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Building a new generation in Burundi


Earlier this year, Lord Jack McConnell spent a week living on £1 a day to raise money for our partners in Burundi - Action for Peace and Development (APD). Lord McConnell has just returned back from a visit to Burundi where he spent time with APD as they expand their work in schools.

  • Published

    24 July 2013
  • Written by

    Lord Jack McConnell

Earlier this year, in advance of the Live Below the Line Campaign, I approached Peace Direct to identify a peacebuilding project that would benefit from the funds raised by my five days of living on £1 a day. We agreed that Action for Peace and Development in Burundi had a youth peace clubs initiative that was ideal.


Although this project was not exactly mainstream in terms of extreme poverty, hunger and development, it was an opportunity to make the link between conflict and underdevelopment, and it would make a sustainable difference. A pilot youth peace club had been a success and APD were keen to use the same format across Burundi. The response surprised even the optimist in me, and my campaign raised finance well over the initial target of £12,000.

Earlier this month, I visited APD in Bujumbura – capital of Burundi – and met with 15 young people who have been the first to benefit. They told me directly about the success of the peace groups in their schools and the importance of their establishment in schools across the country.

In Burundi, nearly 1 in 20 of the population died in the decade from 1993 as a violent civil war affected every community. Recent years have seen a return to stability and democracy, with elections and some progress, for example in building united and professional armed forces.

But tensions remain, and too many young people are still exploited by others, resorting to violence to deal with disputes or indeed intimidate opponents.

APD aim to change that and prevent another generation seeing violence as acceptable. With youth groups in every school finding new ways to discuss and resolve differences, and a focus on future development not past battles, they can encourage a new approach.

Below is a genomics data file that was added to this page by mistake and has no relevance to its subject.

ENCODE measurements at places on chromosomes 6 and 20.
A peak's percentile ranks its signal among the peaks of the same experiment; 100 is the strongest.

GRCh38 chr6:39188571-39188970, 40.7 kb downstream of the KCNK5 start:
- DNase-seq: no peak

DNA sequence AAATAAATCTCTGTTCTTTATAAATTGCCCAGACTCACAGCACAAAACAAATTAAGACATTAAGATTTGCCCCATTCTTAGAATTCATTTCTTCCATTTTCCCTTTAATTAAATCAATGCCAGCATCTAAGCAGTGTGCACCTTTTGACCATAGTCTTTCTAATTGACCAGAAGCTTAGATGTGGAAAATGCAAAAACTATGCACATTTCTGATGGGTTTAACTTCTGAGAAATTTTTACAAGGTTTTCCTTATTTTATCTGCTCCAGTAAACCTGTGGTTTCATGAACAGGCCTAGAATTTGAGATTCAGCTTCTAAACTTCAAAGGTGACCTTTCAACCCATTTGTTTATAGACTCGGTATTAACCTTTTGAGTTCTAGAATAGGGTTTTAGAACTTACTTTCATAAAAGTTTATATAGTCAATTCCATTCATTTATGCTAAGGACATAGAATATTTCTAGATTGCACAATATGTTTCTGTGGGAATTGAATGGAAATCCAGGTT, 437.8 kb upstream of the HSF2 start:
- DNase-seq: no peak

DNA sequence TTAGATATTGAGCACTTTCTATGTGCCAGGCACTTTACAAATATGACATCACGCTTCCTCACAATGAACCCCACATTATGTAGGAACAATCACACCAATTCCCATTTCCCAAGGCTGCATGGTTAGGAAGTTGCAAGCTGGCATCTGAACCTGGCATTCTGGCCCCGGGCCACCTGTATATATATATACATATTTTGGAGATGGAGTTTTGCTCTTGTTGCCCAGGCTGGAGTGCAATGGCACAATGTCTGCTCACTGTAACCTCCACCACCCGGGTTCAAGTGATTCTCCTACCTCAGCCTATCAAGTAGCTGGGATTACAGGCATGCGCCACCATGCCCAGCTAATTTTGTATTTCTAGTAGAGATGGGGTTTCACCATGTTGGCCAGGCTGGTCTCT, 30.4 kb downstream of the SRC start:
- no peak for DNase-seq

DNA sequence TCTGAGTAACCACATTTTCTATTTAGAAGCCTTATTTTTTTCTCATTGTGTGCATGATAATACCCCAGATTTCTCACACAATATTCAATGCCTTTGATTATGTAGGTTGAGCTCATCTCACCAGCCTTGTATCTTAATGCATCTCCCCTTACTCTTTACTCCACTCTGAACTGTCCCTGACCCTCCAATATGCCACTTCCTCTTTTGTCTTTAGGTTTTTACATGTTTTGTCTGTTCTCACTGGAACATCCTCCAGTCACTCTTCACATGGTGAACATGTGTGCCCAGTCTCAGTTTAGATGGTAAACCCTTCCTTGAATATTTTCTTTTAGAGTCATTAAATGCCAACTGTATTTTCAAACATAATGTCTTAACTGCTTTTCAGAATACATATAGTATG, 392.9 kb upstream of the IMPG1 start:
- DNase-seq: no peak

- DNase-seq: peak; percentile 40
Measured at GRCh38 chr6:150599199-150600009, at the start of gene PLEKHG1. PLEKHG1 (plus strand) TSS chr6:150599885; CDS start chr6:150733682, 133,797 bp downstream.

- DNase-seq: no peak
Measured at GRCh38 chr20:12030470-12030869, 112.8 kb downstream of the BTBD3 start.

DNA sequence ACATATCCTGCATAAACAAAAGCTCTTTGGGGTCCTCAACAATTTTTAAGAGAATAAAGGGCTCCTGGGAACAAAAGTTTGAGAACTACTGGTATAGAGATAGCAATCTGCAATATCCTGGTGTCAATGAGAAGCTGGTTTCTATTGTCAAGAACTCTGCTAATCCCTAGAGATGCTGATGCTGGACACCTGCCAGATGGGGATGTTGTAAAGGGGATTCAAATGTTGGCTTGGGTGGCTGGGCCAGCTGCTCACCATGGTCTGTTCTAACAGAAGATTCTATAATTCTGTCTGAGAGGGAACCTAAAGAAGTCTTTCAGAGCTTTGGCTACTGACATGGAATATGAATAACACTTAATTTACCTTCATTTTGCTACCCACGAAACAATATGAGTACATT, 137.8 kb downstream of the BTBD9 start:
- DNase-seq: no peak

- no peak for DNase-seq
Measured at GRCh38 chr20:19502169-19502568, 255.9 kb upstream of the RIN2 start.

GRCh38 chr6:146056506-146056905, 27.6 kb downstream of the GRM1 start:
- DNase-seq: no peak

The first peace clubs were attended by 74 young people in 3 schools. Meeting 15 of them on 8 July was an uplifting experience for me. This is peacebuilding at its most basic. APD operate out of a room at the back of a café. They have a picture of Gandhi on the wall to emphasise their commitment to peaceful change.

These young people want education, they want jobs and they want respect. They don’t have much, but they are hopeful about the future. When I asked, they were sure the extension of the project to all schools would make a real difference.

They are organised and inspired by the leadership of APD, who are constantly trying to build on the small beginnings. They are part of that network of community activists who are fed up with the old politics and conflict across the Great Lakes Region, and are trying to bring sustainable change.

I was in Burundi working with Mary Robinson, the new UN Special Envoy for the peace process in the Great Lakes. All those I met – community leaders, trainers and the young people themselves – wanted me to tell Mary and the leaders at the Conference that community peacebuilding, education, women’s participation and confidence building were key to a better future. Their message was well received.

I would like to thank everyone who donated to this during Live Below the Line 2013. Peace Direct and the McConnell International Foundation will use the small amount left over from APD to support similar projects elsewhere.


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